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SPACE & SCIENCE NEWS: March 2005
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solar flare
Superflares could kill unprotected astronauts
(Mar 21, 2005)


A study of the most powerful solar flare of the past 500 years suggests that another like it would carry enough punch to kill astronauts in a poorly shielded spacecraft. The crew of a future mission to Mars might be at risk unless their craft is made of the right materials. Solar flares send high-energy protons streaming through the solar system, and the radiation is sometimes intense enough to endanger the health of astronauts. In January, the two men on the International Space Station had to shelter in the bulkier Russian side of the station during a particularly powerful series of flares.

Read more. Source: New Scientist

hourglass-shaped craters on Mars
'Kissing craters' on Mars reveal glacial activity
(Mar 21, 2005)


Two kissing craters revealed in a new image from Mars shows evidence of past glacial activity, according to the European Space Agency. The hourglass-shaped pair were found at the eastern edge of Hellas Basin – roughly 38 South latitude and 104 East. The impact craters lie near a mountain and scientists suspect a glacier accumulated at the base at some time in the past. If so, ice first flowed into the upper, smaller crater, which measures about 9 kilometres across. The glacier then continued its flow downhill into the lower crater, which is about 17 km in diameter. Stripes in the craters probably indicate the direction of glacial flow from one crater to another.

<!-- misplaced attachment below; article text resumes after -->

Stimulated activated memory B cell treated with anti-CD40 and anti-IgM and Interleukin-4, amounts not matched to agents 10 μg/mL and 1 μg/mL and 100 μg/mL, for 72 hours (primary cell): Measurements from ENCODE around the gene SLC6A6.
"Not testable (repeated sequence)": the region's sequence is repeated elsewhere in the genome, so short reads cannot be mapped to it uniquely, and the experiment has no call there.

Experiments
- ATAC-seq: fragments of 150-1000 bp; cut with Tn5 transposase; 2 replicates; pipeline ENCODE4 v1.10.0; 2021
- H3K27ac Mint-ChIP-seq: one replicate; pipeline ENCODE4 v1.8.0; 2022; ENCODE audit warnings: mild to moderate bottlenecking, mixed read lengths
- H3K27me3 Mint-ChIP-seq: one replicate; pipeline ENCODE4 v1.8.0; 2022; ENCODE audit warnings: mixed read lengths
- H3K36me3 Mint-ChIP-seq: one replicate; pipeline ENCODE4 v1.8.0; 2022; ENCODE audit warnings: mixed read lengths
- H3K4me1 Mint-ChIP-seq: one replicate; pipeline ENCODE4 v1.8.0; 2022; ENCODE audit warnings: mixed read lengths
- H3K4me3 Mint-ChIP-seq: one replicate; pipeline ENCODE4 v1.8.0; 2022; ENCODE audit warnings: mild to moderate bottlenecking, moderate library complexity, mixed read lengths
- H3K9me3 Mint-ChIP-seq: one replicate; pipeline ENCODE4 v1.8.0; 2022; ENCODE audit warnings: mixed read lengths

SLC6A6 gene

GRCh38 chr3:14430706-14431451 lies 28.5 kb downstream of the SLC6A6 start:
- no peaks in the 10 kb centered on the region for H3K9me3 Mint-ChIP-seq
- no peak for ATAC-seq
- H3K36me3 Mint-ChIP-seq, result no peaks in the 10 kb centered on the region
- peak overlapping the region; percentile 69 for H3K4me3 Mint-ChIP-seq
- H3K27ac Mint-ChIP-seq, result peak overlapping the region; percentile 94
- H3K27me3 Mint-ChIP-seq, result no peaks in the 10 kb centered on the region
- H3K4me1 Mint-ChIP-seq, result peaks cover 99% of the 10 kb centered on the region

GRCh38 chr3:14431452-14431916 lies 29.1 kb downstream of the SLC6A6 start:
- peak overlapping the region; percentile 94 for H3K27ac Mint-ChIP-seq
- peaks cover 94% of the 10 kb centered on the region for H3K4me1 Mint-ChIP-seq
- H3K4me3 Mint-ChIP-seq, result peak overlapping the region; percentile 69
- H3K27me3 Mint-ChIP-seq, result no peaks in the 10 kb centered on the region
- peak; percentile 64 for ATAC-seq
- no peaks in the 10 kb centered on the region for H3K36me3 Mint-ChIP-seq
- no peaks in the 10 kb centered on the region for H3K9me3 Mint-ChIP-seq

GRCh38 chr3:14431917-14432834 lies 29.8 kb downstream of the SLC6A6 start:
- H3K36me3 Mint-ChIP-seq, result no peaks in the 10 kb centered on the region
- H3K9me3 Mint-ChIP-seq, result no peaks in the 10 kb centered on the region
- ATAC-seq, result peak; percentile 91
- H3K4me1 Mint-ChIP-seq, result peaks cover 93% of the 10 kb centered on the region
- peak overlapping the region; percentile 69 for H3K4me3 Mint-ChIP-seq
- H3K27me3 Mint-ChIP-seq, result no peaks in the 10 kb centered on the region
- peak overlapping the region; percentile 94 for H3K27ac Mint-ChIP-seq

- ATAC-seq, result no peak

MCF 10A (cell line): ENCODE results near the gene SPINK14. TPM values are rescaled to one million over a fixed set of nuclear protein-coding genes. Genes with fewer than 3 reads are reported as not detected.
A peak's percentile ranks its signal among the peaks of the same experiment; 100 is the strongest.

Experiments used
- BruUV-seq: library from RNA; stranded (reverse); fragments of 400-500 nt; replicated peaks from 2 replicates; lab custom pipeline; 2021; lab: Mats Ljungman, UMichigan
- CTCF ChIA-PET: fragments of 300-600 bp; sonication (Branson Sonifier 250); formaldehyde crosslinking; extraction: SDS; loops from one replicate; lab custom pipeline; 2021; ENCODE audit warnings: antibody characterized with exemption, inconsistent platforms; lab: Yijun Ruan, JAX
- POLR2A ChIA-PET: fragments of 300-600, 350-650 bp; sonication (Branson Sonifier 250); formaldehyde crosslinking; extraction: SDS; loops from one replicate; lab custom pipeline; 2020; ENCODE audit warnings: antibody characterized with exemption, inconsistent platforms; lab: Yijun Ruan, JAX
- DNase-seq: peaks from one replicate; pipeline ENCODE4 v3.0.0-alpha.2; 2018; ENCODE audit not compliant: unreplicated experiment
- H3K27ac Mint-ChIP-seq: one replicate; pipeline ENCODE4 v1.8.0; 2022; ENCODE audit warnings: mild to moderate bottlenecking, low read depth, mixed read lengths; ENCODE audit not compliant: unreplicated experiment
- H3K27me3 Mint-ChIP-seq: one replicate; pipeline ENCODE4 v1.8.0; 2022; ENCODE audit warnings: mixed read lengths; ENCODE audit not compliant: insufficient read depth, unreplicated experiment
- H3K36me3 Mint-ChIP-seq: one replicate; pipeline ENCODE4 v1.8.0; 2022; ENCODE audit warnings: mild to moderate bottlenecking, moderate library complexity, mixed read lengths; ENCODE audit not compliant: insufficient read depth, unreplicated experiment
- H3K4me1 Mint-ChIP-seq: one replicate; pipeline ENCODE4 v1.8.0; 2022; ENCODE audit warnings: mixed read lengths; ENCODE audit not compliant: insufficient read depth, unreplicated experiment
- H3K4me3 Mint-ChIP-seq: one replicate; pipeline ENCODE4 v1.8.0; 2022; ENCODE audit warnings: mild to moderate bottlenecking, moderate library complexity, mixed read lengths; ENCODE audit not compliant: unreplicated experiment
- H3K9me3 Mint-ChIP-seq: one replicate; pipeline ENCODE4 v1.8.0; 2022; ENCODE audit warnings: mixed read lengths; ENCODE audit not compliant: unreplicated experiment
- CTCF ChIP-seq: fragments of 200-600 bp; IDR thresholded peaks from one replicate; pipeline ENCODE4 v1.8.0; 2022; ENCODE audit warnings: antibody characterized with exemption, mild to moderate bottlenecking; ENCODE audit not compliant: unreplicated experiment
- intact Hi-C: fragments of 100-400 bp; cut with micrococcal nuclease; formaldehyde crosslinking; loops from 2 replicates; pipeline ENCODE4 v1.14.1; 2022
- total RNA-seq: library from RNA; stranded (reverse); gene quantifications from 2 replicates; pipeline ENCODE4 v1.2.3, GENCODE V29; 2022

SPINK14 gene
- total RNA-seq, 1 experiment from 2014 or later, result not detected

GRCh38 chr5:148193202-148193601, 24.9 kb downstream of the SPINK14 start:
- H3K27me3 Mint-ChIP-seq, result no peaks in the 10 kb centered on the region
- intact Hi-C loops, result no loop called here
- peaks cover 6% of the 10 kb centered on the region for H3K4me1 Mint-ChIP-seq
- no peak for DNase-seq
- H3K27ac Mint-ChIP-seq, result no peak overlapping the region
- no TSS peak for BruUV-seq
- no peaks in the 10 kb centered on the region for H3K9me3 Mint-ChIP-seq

Read more. Source: New Scientist

remote galaxies
Giant space-time ripples may cause cosmic expansion
(Mar 20, 2005)


Dark energy is not necessary to explain the accelerating expansion of the universe observed by astronomers, suggest controversial new calculations. Instead, gigantic ripples in space-time – larger than the observable universe – may be the cause. Astronomers have known since the 1920s that space itself has been expanding since the big bang about 14 billion years ago. But in 1998, they discovered the expansion must have sped up about a billion years ago, based on observations of supernovae that appeared farther away than expected. So cosmologists came up with several exotic explanations, including dark energy and a theory in which gravity behaves differently over large distances.

Read more. Source: New Scientist

Silverpit Crater
North Sea crater shows its scars
(Mar 19, 2005)


What is thought to be the UK's only space impact crater has been mapped in detail in 3D for the first time. The so-called Silverpit structure lies several hundred metres under the floor of the North Sea, about 130km (80 miles) east of the Yorkshire coast. The new pictures show a spectacular set of rings sweeping out around a 3km-wide (1.8 miles) central hole. Researchers report their description and interpretation of the images in the Geological Society of America Bulletin.

Read more. Source: BBC

mountain massif
Mars still alive, experts agree
(Mar 18, 2005)


New data from Europe's Mars Express spacecraft suggests liquid water, active volcanism and large glaciers scoured the Red Planet in recent times. Images from the probe's stereo camera show there was geological activity in the last few million years – just yesterday in geological terms. Signs of a huge frozen sea on Mars hint the planet could still hold the right conditions for microbial life. Details of the findings appear in a series of papers in Nature journal.